- Associate Professor, History
- Ph.D., Columbia University
Johanna Fernández is the author of The Young Lords: A Radical History (UNC Press, February 2020), a history of the Puerto Rican counterpart of the Black Panther Party. She teaches 20th Century US history and the history of social movements.
Dr. Fernández’s recent research and litigation has unearthed an arsenal of primary documents now available to scholars and members of the public. Her Freedom of Information Law (FOIL) lawsuit against the NYPD, led to the recovery of the “lost” Handschu files, the largest repository of police surveillance records in the country, namely over one million surveillance files of New Yorkers compiled by the NYPD between 1954-1972, including those of Malcolm X. She is the editor of Writing on the Wall: Selected Prison Writings of Mumia Abu-Jamal (City Lights, 2015). With Mumia Abu-Jamal she co-edited a special issue of the journal Socialism and Democracy, titled The Roots of Mass Incarceration in the US: Locking Up Black Dissidents and Punishing the Poor (Routledge, 2014).
Among others, her awards include the Fulbright Scholars grant to the Middle East and North Africa, which took her to Jordan, and a National Endowment for the Humanities Fellowship of the Scholars-in-Residence program at the Schomburg Center for Research in Black Culture of the New York Public Library.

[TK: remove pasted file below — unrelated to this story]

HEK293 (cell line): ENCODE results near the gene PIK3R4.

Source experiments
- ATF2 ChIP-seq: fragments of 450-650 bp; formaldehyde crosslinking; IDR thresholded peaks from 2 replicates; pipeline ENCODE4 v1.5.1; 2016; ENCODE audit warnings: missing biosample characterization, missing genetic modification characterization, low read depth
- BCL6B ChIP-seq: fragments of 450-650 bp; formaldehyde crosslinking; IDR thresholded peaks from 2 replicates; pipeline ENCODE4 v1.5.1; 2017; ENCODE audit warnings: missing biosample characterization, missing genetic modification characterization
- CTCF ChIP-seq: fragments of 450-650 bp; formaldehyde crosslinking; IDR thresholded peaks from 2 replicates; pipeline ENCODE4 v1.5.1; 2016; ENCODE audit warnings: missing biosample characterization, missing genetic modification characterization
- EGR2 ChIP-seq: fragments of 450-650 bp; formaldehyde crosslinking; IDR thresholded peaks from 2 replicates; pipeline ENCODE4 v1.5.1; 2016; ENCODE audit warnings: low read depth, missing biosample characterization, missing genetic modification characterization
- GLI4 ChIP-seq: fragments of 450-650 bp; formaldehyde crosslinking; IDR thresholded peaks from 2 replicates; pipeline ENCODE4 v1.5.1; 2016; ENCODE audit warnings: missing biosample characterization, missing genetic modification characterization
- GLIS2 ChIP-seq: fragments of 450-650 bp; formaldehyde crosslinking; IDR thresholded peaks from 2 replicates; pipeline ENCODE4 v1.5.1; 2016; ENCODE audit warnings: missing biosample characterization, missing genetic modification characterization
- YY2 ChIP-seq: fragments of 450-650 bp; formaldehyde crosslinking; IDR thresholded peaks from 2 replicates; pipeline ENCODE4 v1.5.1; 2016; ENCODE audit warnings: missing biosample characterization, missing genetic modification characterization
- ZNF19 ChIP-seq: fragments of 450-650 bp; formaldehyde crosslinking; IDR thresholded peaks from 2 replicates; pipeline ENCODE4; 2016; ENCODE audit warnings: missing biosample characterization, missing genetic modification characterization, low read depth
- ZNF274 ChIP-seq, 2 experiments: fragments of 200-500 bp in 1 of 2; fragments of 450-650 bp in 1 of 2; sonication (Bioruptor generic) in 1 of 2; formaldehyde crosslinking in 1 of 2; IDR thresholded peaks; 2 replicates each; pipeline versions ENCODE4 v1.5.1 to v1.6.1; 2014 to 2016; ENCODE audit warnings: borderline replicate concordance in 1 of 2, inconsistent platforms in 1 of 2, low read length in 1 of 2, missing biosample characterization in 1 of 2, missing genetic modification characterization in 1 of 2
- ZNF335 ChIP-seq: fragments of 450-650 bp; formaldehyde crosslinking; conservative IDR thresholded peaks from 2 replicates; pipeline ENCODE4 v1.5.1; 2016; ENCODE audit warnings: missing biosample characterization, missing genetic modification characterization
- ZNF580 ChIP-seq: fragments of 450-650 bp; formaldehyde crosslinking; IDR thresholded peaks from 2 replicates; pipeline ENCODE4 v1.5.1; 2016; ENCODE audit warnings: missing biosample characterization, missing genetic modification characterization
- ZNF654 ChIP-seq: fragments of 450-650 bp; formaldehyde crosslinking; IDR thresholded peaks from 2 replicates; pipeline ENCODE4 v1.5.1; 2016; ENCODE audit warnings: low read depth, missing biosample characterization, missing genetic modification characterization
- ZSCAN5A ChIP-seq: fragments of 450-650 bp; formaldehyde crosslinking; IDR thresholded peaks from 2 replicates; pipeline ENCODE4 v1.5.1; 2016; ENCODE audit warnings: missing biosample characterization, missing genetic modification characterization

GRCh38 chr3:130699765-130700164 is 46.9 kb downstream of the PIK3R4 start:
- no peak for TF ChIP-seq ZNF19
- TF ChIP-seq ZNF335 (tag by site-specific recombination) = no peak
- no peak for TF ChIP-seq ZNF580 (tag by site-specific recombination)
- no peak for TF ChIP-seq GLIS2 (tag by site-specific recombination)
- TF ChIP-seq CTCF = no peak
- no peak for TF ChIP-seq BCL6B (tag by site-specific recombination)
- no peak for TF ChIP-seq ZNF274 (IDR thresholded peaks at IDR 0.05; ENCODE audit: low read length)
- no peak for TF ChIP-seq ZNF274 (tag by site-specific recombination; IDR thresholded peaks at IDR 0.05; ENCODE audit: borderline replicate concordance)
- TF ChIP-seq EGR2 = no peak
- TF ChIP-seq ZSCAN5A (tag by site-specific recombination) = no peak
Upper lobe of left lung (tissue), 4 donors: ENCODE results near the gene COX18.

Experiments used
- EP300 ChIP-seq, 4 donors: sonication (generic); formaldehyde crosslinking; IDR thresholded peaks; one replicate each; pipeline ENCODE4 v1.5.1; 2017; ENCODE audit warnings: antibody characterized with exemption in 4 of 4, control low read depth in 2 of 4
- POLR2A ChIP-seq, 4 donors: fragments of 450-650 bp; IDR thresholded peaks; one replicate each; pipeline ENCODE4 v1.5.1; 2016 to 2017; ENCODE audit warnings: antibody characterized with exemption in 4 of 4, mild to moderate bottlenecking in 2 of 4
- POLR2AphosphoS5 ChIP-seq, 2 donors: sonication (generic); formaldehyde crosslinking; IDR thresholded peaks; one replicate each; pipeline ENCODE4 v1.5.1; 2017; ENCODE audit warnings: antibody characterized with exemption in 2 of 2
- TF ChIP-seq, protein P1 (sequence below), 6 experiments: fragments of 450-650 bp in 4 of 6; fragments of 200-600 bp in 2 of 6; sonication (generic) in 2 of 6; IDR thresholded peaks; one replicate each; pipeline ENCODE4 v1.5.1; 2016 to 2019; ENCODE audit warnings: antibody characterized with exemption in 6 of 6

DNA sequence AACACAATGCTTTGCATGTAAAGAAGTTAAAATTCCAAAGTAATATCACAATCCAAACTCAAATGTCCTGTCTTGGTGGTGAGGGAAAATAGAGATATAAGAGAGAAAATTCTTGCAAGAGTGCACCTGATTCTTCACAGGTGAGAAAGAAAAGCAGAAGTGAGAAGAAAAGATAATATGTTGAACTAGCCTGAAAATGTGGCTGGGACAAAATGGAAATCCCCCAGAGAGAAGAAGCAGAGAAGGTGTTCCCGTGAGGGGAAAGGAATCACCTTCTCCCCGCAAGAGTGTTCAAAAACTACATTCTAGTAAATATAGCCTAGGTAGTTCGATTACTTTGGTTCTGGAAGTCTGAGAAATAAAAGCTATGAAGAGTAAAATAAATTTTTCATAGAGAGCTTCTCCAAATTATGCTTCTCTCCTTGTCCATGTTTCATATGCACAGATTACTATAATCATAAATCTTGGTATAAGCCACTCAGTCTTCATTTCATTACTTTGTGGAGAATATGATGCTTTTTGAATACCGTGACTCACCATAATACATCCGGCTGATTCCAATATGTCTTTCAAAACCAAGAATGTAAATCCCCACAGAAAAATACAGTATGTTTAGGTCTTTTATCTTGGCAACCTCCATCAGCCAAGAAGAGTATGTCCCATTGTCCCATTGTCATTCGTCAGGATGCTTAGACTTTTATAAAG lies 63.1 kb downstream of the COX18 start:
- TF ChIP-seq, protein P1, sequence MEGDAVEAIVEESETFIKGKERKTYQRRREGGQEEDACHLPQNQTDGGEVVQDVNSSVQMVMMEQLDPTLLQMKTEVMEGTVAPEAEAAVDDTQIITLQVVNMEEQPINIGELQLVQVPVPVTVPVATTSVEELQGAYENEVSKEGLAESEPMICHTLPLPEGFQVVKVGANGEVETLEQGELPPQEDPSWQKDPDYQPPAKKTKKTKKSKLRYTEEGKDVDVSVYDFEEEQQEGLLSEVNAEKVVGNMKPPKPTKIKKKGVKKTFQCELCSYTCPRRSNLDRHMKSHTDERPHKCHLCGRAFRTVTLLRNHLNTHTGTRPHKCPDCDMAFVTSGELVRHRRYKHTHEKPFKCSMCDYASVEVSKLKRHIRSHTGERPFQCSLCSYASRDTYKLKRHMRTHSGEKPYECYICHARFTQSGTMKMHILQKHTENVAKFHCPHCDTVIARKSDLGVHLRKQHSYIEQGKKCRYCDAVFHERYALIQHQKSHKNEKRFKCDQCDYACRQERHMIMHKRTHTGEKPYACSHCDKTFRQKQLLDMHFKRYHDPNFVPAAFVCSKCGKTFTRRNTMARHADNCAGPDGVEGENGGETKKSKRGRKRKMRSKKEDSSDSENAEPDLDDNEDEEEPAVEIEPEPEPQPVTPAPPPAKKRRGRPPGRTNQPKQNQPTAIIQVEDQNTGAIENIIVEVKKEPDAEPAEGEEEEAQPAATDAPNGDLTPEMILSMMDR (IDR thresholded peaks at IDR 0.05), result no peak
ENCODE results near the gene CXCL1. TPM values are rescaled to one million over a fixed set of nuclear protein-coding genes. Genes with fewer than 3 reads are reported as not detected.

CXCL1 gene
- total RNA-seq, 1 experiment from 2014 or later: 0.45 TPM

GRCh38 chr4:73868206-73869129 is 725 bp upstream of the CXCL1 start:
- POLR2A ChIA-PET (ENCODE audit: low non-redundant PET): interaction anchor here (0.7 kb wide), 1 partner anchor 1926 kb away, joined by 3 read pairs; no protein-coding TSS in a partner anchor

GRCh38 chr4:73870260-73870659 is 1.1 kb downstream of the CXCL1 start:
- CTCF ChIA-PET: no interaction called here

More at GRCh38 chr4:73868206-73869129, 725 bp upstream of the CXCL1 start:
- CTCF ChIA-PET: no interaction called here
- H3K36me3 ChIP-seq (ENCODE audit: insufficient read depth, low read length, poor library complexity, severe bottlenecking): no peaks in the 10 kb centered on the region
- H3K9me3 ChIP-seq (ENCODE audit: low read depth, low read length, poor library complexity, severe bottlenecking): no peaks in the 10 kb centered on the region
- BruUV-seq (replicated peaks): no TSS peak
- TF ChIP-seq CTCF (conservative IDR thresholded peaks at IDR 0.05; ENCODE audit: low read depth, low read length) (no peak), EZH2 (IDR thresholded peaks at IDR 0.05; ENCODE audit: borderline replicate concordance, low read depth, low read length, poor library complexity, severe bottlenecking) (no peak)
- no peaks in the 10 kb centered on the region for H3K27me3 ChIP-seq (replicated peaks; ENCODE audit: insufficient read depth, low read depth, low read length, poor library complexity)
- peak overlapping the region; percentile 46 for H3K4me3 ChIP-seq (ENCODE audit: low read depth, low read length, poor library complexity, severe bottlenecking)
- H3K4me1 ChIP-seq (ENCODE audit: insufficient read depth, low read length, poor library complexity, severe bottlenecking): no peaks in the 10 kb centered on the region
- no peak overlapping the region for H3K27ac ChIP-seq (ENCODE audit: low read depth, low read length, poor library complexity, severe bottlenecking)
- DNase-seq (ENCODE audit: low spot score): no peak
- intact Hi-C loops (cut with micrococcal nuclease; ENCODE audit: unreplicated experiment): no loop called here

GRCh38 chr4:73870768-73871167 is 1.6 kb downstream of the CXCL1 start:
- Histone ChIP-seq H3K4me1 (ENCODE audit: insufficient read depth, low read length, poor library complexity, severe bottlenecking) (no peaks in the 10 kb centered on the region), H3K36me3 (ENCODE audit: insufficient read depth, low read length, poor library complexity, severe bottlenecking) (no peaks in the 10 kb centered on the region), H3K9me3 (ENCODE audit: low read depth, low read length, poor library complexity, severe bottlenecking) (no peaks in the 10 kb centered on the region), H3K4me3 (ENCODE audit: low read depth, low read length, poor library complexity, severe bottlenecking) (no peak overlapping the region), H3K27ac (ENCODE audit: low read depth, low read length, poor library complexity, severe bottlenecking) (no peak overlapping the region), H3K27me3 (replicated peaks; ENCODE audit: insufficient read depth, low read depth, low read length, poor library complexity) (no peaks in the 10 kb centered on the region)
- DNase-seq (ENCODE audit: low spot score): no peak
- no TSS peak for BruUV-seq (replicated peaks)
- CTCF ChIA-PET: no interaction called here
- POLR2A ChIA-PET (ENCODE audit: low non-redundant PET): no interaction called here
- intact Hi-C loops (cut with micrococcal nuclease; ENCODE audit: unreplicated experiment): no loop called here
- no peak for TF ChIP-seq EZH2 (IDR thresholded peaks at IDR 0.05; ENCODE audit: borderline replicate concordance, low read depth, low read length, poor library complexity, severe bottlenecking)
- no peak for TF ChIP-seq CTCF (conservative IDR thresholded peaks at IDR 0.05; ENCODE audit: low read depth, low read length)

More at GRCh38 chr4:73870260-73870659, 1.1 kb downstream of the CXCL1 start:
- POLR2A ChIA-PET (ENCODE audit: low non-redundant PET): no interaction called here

Professor Fernández is the writer and producer of the film, Justice on Trial: the Case of Mumia Abu-Jamal (BigNoise Films, 2010). She directed and co-curated ¡Presente! The Young Lords in New York, an exhibition in three NYC museums cited by the New York Times as one of the year’s Top 10, Best In Art. Her mainstream writings have been published internationally, from Al Jazeera to the Huffington Post. She has appeared in a diverse range of print, radio, online and televised media including NPR, The New York Times, the Wall Street Journal, and Democracy Now!.
Fernández is the recipient of a B.A. in Literature and American Civilization from Brown University and a Ph.D. in U.S. History from Columbia University.